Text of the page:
Venezuelan opposition leader Henrique Capriles has rejected official plans for an audit of the presidential vote that he narrowly lost to Nicolás Maduro this month. Capriles is calling for a fresh ballot, but this is certain to be refused by senior ruling party officials, who have threatened to have Capriles arrested for allegedly colluding with the US to foment unrest. The government detained 270 protesters during clashes that followed the disputed vote on 14 April. On Thursday it held an American film-maker who was accused of working for US intelligence to sow discord among students.
Capriles had initially expressed satisfaction with the authorities’ promise last week to audit the declared result, in which Maduro – the political heir of Hugo Chávez – won by 262,000 votes out of 14.9m cast.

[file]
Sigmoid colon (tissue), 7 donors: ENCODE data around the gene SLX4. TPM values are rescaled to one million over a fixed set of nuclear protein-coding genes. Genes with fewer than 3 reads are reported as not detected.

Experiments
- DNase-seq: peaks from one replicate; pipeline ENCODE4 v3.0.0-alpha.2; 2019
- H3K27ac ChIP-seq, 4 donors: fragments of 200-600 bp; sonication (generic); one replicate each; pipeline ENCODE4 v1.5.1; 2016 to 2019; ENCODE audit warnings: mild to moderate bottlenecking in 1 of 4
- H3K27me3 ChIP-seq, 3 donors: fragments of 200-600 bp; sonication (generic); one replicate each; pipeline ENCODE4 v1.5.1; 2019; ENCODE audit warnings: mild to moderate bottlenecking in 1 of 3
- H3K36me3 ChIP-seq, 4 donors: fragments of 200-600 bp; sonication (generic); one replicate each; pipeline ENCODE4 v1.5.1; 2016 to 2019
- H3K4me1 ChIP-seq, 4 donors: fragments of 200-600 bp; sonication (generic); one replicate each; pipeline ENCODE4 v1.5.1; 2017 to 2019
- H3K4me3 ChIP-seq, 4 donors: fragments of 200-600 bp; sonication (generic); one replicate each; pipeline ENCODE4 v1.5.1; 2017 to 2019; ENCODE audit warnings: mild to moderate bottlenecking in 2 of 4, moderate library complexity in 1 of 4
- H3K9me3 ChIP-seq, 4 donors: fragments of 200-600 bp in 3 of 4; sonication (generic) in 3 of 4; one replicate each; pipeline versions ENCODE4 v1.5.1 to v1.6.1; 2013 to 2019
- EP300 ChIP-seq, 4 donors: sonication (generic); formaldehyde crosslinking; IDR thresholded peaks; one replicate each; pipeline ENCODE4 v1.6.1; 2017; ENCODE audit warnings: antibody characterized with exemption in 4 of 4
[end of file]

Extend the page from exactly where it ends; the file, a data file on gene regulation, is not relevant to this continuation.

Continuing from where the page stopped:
But with the audit yet to begin and unlikely to meet opposition demands that it should include a detailed examination of registers containing voters’ signatures and fingerprints, the issue has flared up again.
The electoral council, which is packed with supporters of the ruling United Socialist party, has promised to compare the tallies from the computerised voting system with individual receipts, and declared the result irreversible.
Outside observers have declared the voting system to be among the best in the world. But the opposition says there have been at least 3,000 violations, including votes registered in the name of the dead, double voting, statistically unlikely 100% Maduro votes in remote communities, and intimidation of voters.